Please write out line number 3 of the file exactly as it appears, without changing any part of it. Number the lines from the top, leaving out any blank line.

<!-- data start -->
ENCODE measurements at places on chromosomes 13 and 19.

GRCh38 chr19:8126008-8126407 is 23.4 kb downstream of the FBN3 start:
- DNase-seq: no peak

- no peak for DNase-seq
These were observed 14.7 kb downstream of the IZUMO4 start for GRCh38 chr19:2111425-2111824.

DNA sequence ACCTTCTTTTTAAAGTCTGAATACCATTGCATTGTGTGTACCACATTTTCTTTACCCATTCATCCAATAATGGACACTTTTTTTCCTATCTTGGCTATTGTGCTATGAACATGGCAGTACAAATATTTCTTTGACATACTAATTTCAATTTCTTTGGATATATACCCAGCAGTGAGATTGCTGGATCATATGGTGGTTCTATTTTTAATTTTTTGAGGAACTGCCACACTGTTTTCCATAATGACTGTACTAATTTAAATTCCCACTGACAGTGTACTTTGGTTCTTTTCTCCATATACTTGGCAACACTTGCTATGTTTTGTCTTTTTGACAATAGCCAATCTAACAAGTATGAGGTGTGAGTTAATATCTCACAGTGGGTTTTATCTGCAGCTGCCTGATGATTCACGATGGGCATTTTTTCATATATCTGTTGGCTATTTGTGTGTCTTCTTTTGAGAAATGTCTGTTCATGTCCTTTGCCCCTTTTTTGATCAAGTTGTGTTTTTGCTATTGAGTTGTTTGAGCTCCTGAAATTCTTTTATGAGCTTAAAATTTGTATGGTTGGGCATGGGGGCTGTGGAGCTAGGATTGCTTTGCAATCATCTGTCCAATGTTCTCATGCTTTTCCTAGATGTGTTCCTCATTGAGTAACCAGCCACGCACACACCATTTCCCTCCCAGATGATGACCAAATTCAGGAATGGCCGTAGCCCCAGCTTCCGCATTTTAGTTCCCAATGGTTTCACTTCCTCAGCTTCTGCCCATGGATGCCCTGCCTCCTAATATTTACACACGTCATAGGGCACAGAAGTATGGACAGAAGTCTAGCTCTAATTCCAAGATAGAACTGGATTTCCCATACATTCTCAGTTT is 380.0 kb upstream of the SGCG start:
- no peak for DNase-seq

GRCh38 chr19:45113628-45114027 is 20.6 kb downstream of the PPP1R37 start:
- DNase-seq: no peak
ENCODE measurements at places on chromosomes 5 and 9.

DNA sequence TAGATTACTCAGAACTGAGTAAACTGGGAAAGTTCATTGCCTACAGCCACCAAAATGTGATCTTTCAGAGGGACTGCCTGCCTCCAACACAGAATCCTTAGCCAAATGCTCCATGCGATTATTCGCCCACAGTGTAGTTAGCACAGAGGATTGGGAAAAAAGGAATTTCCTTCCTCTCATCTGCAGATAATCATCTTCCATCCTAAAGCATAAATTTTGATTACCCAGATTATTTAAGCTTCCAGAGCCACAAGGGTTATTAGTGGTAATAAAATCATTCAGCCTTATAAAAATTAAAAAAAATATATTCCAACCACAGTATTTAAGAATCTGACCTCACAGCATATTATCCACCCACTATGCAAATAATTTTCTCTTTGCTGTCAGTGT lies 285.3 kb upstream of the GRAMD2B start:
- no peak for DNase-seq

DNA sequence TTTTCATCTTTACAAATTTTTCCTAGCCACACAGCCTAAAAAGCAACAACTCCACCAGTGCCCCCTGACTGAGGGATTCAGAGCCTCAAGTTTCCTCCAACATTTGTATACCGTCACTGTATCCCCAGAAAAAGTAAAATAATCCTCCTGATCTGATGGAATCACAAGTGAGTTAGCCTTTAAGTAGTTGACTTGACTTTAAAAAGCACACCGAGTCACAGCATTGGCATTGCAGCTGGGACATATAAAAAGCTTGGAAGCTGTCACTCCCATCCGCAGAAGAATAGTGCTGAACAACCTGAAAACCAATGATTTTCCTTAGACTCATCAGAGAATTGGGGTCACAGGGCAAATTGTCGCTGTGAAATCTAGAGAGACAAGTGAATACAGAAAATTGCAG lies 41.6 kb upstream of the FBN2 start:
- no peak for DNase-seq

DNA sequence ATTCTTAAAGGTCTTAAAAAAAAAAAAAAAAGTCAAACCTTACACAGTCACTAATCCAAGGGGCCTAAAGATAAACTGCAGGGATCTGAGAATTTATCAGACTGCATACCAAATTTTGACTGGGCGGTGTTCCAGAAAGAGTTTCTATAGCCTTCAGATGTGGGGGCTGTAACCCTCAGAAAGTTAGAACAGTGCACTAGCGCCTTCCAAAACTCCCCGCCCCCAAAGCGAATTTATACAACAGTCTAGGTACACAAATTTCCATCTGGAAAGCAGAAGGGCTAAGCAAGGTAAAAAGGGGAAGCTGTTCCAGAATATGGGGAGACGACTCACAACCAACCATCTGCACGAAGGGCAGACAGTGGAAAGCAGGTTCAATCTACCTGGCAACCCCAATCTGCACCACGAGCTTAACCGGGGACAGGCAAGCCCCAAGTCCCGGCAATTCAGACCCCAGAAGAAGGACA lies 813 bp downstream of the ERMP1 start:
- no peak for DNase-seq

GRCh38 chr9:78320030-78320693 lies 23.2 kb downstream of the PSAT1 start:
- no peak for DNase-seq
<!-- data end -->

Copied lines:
- DNase-seq: no peak